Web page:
The Verdict of the Monuments
There is a common conception that destroying monuments erases history. This is supposed to be bad for one of two reasons: either the big chunk of stone in question is the sacred reminder of a treasured past–a relic–or it gives a lesson, even a warning, from history–a museum piece. Either way, the object deserves our gratitude because of its capacity to admonish us: the elderly slab should be preserved to wag its finger at every new viewer from now til eternity.
But all these meanings happen to already be packed into the original Latin sense of monumentum, and provide equal justification for them to be destroyed by mobs. Etymology is often bullshit because words’ meanings are path-dependent: they shift for chaotic cultural and historical reasons. The Germanic root for “hound” meant “dog, in general” and the root for “dog” meant “a specific powerful breed of dog.” Their reversal doesn’t tell us much about the very being of dogs. But “monuments” are different. Latin monumentum was literally “something that reminds” -> “a tomb, votive offering, memorial record” from monēre “to admonish, warn, advise.”
Why do we set up carved rocks at great expense to “admonish, warn, and advise” us? The brilliant French crackpot theorist George Bataille nailed the politics of monuments–what really makes them monumental–in a justly famous three-paragraph article from 1929:
“Architecture expresses the very being of societies, in the same way that human physiognomy is the expression of the being of individuals. But it is really the being of bureaucrats and officials that architecture expresses. In practice, only the ideal being of society, the one that orders and prohibits, expresses itself in architecture in the strict sense. Thus, the great monuments are raised up like dams, pitting the logic of majesty and authority against all troublemakers: it is in the form of cathedrals and palaces that Church and State speak and impose silence on the multitudes. In fact it is clear that monuments inspire socially acceptable behavior and often very real fear. The storming of the Bastille is symbolic of this state of affairs: it is difficult to explain this impulse of the mob other than by the animosity the people hold against the monuments which are their true masters.”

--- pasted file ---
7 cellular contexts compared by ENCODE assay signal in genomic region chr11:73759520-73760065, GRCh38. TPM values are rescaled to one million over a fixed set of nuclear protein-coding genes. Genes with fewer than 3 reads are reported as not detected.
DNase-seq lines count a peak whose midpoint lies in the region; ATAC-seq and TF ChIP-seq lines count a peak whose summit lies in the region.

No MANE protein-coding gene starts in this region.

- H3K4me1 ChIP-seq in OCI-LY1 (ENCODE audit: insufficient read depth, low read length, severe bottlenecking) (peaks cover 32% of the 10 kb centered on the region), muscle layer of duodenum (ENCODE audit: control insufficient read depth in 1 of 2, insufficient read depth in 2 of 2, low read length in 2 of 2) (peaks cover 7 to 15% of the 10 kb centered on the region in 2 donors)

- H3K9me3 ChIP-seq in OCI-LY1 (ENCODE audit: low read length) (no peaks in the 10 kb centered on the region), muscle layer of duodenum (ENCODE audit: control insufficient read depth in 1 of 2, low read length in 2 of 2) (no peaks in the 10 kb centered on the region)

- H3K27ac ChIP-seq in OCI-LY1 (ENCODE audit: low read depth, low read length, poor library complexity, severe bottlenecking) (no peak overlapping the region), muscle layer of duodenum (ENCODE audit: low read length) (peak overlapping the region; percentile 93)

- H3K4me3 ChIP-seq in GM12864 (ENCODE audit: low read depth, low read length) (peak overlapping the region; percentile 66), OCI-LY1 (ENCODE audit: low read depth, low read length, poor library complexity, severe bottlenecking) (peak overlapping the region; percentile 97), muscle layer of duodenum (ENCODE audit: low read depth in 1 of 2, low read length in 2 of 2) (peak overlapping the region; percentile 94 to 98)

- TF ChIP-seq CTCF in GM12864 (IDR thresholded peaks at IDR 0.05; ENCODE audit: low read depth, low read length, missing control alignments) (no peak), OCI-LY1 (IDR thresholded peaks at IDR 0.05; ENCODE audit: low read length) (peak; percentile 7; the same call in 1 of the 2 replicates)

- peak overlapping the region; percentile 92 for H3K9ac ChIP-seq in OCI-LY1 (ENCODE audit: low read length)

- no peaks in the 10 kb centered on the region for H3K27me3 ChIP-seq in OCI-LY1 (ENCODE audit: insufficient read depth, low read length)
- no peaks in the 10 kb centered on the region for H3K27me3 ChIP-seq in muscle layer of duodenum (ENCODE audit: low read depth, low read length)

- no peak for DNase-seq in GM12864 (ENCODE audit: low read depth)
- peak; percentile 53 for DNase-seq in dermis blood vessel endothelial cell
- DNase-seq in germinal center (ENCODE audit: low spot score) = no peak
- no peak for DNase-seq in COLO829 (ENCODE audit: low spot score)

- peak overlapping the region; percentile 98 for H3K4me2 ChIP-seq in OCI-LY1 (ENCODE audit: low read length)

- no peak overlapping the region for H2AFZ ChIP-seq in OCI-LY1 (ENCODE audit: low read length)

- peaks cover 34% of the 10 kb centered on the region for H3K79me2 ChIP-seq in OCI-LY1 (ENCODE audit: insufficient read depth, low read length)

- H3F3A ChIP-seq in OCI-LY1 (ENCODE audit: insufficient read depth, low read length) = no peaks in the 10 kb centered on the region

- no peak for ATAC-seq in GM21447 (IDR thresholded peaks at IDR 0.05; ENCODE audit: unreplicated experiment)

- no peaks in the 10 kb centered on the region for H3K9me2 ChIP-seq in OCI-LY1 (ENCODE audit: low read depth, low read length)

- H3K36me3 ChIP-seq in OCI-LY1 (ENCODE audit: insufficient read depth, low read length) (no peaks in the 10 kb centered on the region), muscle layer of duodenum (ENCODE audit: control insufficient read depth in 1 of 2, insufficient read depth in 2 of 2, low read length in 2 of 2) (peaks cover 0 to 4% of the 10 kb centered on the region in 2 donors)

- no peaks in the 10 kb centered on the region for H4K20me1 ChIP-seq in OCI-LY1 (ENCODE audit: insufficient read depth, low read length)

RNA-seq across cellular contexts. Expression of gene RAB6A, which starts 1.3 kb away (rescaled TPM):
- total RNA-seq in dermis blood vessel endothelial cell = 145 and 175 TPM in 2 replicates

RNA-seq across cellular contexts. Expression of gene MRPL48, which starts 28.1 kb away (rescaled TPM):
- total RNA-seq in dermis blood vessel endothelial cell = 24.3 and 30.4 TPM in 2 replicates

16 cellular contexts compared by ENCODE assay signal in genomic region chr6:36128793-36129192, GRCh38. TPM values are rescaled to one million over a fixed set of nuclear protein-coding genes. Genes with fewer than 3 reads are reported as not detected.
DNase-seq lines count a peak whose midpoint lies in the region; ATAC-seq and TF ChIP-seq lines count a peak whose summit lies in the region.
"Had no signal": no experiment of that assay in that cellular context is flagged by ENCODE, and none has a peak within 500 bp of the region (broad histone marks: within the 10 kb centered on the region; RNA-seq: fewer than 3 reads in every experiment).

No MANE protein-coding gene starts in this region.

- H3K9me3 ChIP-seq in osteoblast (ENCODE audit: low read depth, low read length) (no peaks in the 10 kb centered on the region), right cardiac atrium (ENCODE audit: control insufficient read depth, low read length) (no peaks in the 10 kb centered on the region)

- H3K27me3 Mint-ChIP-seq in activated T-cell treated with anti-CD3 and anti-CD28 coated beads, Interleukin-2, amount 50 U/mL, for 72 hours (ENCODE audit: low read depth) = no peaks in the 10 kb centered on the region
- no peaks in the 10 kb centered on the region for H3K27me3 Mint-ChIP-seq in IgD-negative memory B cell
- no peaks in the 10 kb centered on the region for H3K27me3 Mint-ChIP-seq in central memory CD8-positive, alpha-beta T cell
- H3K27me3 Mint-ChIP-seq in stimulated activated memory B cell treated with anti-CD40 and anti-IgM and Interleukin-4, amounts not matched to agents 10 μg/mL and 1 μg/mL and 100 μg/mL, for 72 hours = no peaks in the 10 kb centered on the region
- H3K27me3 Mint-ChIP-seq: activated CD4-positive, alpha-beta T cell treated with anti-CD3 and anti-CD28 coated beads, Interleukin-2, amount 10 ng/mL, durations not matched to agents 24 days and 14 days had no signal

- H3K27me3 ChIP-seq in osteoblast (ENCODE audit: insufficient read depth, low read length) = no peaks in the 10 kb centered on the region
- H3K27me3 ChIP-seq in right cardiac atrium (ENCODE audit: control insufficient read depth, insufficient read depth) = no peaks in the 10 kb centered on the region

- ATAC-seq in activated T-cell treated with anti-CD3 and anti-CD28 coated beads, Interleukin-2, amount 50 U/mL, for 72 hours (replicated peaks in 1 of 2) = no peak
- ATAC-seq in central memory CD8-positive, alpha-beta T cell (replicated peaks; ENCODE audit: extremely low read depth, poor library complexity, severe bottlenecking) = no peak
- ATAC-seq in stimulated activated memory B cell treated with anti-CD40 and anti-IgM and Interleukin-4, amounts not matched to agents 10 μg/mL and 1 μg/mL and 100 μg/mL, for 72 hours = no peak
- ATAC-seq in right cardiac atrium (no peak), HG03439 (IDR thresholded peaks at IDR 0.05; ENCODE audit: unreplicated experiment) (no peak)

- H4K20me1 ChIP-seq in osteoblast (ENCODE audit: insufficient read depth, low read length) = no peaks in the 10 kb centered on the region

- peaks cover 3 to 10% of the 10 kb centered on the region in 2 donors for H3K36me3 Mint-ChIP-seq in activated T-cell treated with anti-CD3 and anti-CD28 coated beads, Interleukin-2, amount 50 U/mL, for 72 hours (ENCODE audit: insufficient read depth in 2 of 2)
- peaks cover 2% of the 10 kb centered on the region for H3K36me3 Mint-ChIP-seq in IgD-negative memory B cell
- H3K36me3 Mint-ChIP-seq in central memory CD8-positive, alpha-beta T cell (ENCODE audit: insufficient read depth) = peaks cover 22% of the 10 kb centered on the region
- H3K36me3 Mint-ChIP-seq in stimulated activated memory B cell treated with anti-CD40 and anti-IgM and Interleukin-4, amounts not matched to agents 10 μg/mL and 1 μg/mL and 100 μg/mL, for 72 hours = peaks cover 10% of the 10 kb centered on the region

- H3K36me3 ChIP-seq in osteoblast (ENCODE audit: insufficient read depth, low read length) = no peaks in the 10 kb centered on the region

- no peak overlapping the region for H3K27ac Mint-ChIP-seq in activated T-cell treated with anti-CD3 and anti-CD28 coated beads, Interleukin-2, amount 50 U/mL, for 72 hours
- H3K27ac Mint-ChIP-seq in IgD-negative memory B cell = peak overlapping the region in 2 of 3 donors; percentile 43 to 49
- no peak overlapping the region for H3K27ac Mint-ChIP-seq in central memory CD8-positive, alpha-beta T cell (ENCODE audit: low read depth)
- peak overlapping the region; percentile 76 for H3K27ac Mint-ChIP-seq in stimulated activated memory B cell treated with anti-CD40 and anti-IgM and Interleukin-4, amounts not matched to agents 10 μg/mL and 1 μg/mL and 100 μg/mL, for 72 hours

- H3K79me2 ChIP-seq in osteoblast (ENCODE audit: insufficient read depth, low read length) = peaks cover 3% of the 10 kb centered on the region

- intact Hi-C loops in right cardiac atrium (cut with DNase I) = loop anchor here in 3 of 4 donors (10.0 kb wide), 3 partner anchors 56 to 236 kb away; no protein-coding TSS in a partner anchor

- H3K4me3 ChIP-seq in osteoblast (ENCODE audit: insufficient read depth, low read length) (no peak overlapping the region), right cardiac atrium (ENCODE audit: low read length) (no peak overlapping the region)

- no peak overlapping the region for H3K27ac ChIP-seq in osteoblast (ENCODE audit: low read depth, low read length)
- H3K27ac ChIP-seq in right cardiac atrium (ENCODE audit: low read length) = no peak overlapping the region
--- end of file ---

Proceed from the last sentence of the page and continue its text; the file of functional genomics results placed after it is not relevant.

What makes certain public buildings and slabs of stone monumental is the power they have to order, intimidate, and scold the viewer to behave. And after enough of this, people sometimes want revenge: why else would the peasants and revolutionaries attack the Bastille itself?
Not all tall buildings or tombstones are monuments. You need to separate a thing’s monumentality–what it means politically–from its bare physical shape, because plenty of big objects don’t really play much of a monumental role. As the Chinese art historian Wu Hung writes, monumentality is “an integral element that lends a building, statue, or any large-scale thing a common, commemorative meaning.” Monuments are things that play a particular role in people’s memories. Wu points out that already in his 1903 “The Modern Worship of Monuments: Its Nature and Origins” the art historian Alois Riegl broadened the notion of “monument” to things that later acquired commemorative value, such as written documents like the Declaration of Independence. Indeed, he notes, the request after the Civil War to make the farmland and roads that made up the entire Gettysburg battlefield a national monument suggests that a monument can be of any form.
Monumentality, then, is a kind of social contract, but not one we’re allowed to freely enter into. An object gets its monumentality from a shared political relationship with a group of people, but this shared relationship may be as much one of intimidation as consent. What happens when one group of people insist that a heroic statue of a white man is a collective monument of their whole society, and commemorates a shared past, while another group doesn’t agree that this man is their hero, a chosen emblem of their past, that history did not happen like this or mean what the others say it meant? What if in that past the other group were defined as servile or as objects?
In the picture at the top, a Soviet tank was painted pink and had a gigantic–even monumental–dildo stuck on. An object can be changed from a monument to one thing to an anti-monument, or a monument to something else. But if the monument gives only one verdict, attempting to pass the same judgement on its viewers for all time, the only healthy response may be to tear it down.
*This piece was inspired by my work with the UCLA Near Eastern Studies graduate student Timothy Hogue, whose research led me to these ideas and which will result in a totally fresh view of the Ten Commandments as a cultural monument but who is definitely not responsible for the views here.